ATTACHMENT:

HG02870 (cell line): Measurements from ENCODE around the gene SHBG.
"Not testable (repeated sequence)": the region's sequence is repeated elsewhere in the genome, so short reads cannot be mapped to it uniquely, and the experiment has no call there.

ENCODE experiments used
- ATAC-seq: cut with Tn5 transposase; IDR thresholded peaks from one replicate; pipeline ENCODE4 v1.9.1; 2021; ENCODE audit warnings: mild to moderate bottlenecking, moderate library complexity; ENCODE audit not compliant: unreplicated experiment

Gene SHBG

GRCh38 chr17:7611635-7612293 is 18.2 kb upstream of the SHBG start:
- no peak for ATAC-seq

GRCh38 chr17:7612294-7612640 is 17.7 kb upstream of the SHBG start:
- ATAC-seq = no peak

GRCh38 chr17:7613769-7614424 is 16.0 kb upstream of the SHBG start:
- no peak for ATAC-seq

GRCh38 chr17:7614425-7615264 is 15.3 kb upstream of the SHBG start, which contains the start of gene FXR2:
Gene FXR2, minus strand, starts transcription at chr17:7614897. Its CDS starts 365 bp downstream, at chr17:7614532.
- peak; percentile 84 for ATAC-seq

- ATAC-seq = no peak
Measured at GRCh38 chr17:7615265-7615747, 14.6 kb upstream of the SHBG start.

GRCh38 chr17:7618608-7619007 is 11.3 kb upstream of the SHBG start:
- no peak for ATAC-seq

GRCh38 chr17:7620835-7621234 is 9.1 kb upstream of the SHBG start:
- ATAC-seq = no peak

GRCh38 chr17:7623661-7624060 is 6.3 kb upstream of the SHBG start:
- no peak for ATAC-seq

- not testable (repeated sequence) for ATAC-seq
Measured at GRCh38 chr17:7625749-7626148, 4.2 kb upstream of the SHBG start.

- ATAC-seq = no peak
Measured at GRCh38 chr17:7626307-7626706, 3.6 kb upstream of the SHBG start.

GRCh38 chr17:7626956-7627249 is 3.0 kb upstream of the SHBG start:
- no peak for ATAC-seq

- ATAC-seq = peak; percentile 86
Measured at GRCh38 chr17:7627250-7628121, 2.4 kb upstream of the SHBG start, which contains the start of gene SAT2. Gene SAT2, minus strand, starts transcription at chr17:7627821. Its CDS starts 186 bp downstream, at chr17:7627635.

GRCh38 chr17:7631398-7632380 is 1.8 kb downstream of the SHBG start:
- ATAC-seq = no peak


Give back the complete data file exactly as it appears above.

HG02870 (cell line): Measurements from ENCODE around the gene SHBG.
"Not testable (repeated sequence)": the region's sequence is repeated elsewhere in the genome, so short reads cannot be mapped to it uniquely, and the experiment has no call there.

ENCODE experiments used
- ATAC-seq: cut with Tn5 transposase; IDR thresholded peaks from one replicate; pipeline ENCODE4 v1.9.1; 2021; ENCODE audit warnings: mild to moderate bottlenecking, moderate library complexity; ENCODE audit not compliant: unreplicated experiment

Gene SHBG

GRCh38 chr17:7611635-7612293 is 18.2 kb upstream of the SHBG start:
- no peak for ATAC-seq

GRCh38 chr17:7612294-7612640 is 17.7 kb upstream of the SHBG start:
- ATAC-seq = no peak

GRCh38 chr17:7613769-7614424 is 16.0 kb upstream of the SHBG start:
- no peak for ATAC-seq

GRCh38 chr17:7614425-7615264 is 15.3 kb upstream of the SHBG start, which contains the start of gene FXR2:
Gene FXR2, minus strand, starts transcription at chr17:7614897. Its CDS starts 365 bp downstream, at chr17:7614532.
- peak; percentile 84 for ATAC-seq

- ATAC-seq = no peak
Measured at GRCh38 chr17:7615265-7615747, 14.6 kb upstream of the SHBG start.

GRCh38 chr17:7618608-7619007 is 11.3 kb upstream of the SHBG start:
- no peak for ATAC-seq

GRCh38 chr17:7620835-7621234 is 9.1 kb upstream of the SHBG start:
- ATAC-seq = no peak

GRCh38 chr17:7623661-7624060 is 6.3 kb upstream of the SHBG start:
- no peak for ATAC-seq

- not testable (repeated sequence) for ATAC-seq
Measured at GRCh38 chr17:7625749-7626148, 4.2 kb upstream of the SHBG start.

- ATAC-seq = no peak
Measured at GRCh38 chr17:7626307-7626706, 3.6 kb upstream of the SHBG start.

GRCh38 chr17:7626956-7627249 is 3.0 kb upstream of the SHBG start:
- no peak for ATAC-seq

- ATAC-seq = peak; percentile 86
Measured at GRCh38 chr17:7627250-7628121, 2.4 kb upstream of the SHBG start, which contains the start of gene SAT2. Gene SAT2, minus strand, starts transcription at chr17:7627821. Its CDS starts 186 bp downstream, at chr17:7627635.

GRCh38 chr17:7631398-7632380 is 1.8 kb downstream of the SHBG start:
- ATAC-seq = no peak